Both my parents are from Mauritius and immigrated to London in the 1970’s-80s, where they raised me and my elder brother in South East London. Growing up as a British Mauritian in a predominantly white area and school was relatively easy. What I mean by ‘easy’, is that I never had to deal with overt racism, my parents never made it difficult for me to integrate into western cultures and I was pretty much allowed to do what I wanted. My older brother always used to say to me ‘you’re so lucky’, as he would receive the brunt of all those stereotypical knock backs, being the eldest.
However, growing up in a liberal household as a brown girl still came with its limitations. Yes, I was allowed to go out drinking with my friends and have sleepovers, however, there were always going to be underlying expectations. The less obvious ones that you only realise 10 years later because gen-z have pointed it out via memes on Instagram. You know, the 21-year-old feminists telling you that ‘every body is a beach body’ and you’re like ‘oh sh*t yeah why didn’t I think of that?’. You know what I mean.
The ‘underlying expectations’ were never directly voiced but were almost embedded in our culture and everything around us. My parents never told me I could be ‘anything I wanted’. They never implied I could run a business one day. I wasn’t allowed to do Art GCSE as it wasn’t ‘academic’ enough. I studied Economics at university purely because my elder brother did it. I had no interest in it at all. The creative flair that I was born with was well and truly stunted for years and years that I ‘climbed the ladder’ and fit the stereotype.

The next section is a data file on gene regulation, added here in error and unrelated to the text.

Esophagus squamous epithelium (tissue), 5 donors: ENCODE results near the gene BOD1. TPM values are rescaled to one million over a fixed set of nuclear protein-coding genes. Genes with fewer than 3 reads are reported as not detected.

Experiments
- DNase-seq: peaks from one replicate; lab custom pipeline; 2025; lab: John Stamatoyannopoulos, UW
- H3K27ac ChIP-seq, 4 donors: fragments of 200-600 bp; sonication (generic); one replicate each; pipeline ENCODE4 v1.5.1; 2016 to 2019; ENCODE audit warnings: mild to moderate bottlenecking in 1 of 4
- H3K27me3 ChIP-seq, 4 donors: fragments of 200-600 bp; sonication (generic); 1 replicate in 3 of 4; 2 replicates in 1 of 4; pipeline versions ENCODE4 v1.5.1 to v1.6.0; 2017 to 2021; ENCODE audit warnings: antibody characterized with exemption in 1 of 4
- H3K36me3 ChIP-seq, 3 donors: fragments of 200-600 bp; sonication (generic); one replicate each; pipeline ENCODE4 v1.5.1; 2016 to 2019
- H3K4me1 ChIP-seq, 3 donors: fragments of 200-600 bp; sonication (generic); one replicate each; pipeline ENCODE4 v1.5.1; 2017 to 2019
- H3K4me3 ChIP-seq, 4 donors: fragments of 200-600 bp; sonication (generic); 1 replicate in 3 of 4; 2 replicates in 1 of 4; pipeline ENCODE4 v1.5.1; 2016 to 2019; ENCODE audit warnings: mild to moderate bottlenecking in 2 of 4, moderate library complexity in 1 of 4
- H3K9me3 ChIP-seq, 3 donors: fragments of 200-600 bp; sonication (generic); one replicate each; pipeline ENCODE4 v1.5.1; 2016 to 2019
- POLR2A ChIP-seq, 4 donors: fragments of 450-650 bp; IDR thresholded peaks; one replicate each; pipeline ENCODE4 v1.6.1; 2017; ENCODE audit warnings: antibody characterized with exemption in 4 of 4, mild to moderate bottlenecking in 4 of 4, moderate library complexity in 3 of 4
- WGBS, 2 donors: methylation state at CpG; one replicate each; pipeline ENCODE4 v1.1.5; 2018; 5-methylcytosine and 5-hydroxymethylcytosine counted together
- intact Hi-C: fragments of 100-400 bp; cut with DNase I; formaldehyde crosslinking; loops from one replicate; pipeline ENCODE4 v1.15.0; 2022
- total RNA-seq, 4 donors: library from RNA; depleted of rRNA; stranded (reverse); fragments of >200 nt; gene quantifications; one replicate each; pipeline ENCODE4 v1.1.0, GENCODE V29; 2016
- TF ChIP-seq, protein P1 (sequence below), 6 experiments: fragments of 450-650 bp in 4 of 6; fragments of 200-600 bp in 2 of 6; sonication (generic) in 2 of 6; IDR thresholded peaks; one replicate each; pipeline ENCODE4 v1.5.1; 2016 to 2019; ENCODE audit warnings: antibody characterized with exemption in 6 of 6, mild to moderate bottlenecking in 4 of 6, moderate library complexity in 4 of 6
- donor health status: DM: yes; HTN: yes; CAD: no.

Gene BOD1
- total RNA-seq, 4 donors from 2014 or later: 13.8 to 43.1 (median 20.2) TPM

The option to do anything creative was zero to none. It was just not an option. No-one around you would take it seriously and extended family members would think you were a failure. I knew it was expected of me to work for a stable, corporate job (insert engineering-accountancy-banking-finance-lawyer- role here). Making enough money to be deemed successful, but not too successful incase you came across as ‘intimidating’ or ‘too much’, to the good brown boys in suits.
So, what happened?
I won’t bore you with all the stuff that happened in the middle, but all you need to know is that after many self-reflection moments that usually happened in front of a sunset somewhere half across the world, I eventually grew the ovaries to leave the rat race. I can proudly say that at the age of 31, I now run my own career coaching business, host confidence workshops, public speaking at events and do a pretty good job of it. I wear all the entrepreneurial hats you can imagine and my creative juices get to flow as much as the bottle of Hendrick’s does in my flat.
However, I won’t lie to you.
Sometimes when I see other brown women pursuing creative roles at a much younger age than I did, I get so jealous. I just think of the ‘what if’ I did just go for it 10 years ago and how much more successful I would be right now.
Then I have to check myself and remind me of all the lessons I learnt, that I would want impart on younger women, and hopefully one day, my future daughter.
So what would I want her to know?
What would I have done differently or wanted to teach her?